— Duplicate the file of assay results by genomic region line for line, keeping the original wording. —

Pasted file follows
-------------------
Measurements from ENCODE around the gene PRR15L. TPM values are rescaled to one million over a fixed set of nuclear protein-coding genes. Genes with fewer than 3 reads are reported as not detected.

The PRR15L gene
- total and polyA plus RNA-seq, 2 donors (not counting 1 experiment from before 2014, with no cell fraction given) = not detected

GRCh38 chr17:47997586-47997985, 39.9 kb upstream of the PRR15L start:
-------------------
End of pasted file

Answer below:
Measurements from ENCODE around the gene PRR15L. TPM values are rescaled to one million over a fixed set of nuclear protein-coding genes. Genes with fewer than 3 reads are reported as not detected.

The PRR15L gene
- total and polyA plus RNA-seq, 2 donors (not counting 1 experiment from before 2014, with no cell fraction given) = not detected

GRCh38 chr17:47997586-47997985, 39.9 kb upstream of the PRR15L start: